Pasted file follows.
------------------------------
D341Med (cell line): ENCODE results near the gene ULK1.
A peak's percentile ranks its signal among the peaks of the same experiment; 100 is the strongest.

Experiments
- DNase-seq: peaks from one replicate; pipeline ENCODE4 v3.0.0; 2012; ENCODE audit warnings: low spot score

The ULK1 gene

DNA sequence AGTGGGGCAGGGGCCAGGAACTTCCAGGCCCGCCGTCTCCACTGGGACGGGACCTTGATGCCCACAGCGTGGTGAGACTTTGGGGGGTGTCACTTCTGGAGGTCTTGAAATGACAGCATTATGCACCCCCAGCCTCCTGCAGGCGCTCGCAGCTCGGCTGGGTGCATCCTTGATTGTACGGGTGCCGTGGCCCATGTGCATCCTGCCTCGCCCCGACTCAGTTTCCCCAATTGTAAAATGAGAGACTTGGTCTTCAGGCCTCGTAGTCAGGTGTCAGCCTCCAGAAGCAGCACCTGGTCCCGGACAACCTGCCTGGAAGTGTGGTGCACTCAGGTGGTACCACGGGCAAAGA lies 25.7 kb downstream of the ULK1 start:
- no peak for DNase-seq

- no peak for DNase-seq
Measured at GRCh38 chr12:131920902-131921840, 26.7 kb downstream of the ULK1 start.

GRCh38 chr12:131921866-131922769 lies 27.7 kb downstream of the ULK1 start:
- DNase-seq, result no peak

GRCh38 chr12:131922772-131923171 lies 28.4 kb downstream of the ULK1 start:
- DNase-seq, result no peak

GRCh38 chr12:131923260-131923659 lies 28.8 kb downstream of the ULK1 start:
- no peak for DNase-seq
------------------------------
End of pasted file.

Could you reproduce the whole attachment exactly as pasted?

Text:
D341Med (cell line): ENCODE results near the gene ULK1.
A peak's percentile ranks its signal among the peaks of the same experiment; 100 is the strongest.

Experiments
- DNase-seq: peaks from one replicate; pipeline ENCODE4 v3.0.0; 2012; ENCODE audit warnings: low spot score

The ULK1 gene

DNA sequence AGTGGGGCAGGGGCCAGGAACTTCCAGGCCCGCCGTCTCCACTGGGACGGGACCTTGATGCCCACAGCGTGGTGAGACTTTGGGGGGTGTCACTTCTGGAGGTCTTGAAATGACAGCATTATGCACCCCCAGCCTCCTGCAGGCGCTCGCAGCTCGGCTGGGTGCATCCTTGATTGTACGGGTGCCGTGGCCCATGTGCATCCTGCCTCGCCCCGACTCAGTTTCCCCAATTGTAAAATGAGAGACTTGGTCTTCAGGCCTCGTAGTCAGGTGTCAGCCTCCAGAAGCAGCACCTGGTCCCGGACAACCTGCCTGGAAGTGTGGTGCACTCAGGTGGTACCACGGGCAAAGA lies 25.7 kb downstream of the ULK1 start:
- no peak for DNase-seq

- no peak for DNase-seq
Measured at GRCh38 chr12:131920902-131921840, 26.7 kb downstream of the ULK1 start.

GRCh38 chr12:131921866-131922769 lies 27.7 kb downstream of the ULK1 start:
- DNase-seq, result no peak

GRCh38 chr12:131922772-131923171 lies 28.4 kb downstream of the ULK1 start:
- DNase-seq, result no peak

GRCh38 chr12:131923260-131923659 lies 28.8 kb downstream of the ULK1 start:
- no peak for DNase-seq